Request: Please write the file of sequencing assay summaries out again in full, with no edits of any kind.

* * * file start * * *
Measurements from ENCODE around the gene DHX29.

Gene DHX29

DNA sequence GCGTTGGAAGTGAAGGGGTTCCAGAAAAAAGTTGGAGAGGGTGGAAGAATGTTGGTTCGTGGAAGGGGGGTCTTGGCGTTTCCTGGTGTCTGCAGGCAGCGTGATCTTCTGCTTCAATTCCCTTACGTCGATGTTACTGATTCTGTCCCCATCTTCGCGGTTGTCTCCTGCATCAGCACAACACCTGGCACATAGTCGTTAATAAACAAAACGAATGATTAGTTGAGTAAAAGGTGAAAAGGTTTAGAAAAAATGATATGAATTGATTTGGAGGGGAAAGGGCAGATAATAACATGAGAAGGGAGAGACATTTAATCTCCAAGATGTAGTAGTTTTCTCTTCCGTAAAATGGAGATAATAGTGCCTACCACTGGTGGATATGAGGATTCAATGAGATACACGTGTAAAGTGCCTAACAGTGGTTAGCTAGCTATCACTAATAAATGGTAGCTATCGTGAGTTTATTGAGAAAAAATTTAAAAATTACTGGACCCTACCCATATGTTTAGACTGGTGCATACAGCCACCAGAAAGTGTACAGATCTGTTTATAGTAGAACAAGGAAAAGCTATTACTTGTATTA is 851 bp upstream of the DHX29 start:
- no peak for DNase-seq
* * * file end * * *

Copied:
Measurements from ENCODE around the gene DHX29.

Gene DHX29

DNA sequence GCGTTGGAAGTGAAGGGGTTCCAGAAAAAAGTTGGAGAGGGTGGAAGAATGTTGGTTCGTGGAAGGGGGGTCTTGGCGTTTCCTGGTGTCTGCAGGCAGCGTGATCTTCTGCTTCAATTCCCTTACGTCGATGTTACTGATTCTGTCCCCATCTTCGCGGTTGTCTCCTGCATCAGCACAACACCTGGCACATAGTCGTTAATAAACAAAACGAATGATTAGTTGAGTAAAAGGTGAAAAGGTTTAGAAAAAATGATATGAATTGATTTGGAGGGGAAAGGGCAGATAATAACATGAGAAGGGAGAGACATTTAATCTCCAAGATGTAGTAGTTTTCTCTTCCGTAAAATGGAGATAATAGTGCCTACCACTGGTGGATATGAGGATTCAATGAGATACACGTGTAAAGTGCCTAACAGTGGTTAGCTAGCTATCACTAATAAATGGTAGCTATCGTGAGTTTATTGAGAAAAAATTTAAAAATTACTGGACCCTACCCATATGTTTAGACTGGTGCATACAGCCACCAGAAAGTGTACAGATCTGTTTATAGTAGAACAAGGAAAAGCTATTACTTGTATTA is 851 bp upstream of the DHX29 start:
- no peak for DNase-seq